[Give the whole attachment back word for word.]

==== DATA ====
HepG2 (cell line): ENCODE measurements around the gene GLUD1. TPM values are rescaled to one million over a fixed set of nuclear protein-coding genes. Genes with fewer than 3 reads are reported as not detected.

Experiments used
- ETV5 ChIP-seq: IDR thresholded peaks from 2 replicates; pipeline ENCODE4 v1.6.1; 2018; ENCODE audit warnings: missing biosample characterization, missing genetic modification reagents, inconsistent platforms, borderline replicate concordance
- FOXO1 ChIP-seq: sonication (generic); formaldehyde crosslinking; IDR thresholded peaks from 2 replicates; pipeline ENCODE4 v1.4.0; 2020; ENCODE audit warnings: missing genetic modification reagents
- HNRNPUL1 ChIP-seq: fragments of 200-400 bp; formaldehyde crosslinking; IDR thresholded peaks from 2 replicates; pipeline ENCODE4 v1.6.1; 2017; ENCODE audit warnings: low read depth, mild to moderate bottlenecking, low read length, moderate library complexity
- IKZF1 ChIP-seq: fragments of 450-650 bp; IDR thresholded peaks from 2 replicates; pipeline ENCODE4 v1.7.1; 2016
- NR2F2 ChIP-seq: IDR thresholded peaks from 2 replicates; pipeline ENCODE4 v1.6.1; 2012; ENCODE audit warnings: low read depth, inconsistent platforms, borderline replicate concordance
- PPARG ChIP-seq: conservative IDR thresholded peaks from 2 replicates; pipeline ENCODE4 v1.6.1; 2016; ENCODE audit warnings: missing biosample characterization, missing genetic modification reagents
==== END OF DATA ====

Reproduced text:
HepG2 (cell line): ENCODE measurements around the gene GLUD1. TPM values are rescaled to one million over a fixed set of nuclear protein-coding genes. Genes with fewer than 3 reads are reported as not detected.

Experiments used
- ETV5 ChIP-seq: IDR thresholded peaks from 2 replicates; pipeline ENCODE4 v1.6.1; 2018; ENCODE audit warnings: missing biosample characterization, missing genetic modification reagents, inconsistent platforms, borderline replicate concordance
- FOXO1 ChIP-seq: sonication (generic); formaldehyde crosslinking; IDR thresholded peaks from 2 replicates; pipeline ENCODE4 v1.4.0; 2020; ENCODE audit warnings: missing genetic modification reagents
- HNRNPUL1 ChIP-seq: fragments of 200-400 bp; formaldehyde crosslinking; IDR thresholded peaks from 2 replicates; pipeline ENCODE4 v1.6.1; 2017; ENCODE audit warnings: low read depth, mild to moderate bottlenecking, low read length, moderate library complexity
- IKZF1 ChIP-seq: fragments of 450-650 bp; IDR thresholded peaks from 2 replicates; pipeline ENCODE4 v1.7.1; 2016
- NR2F2 ChIP-seq: IDR thresholded peaks from 2 replicates; pipeline ENCODE4 v1.6.1; 2012; ENCODE audit warnings: low read depth, inconsistent platforms, borderline replicate concordance
- PPARG ChIP-seq: conservative IDR thresholded peaks from 2 replicates; pipeline ENCODE4 v1.6.1; 2016; ENCODE audit warnings: missing biosample characterization, missing genetic modification reagents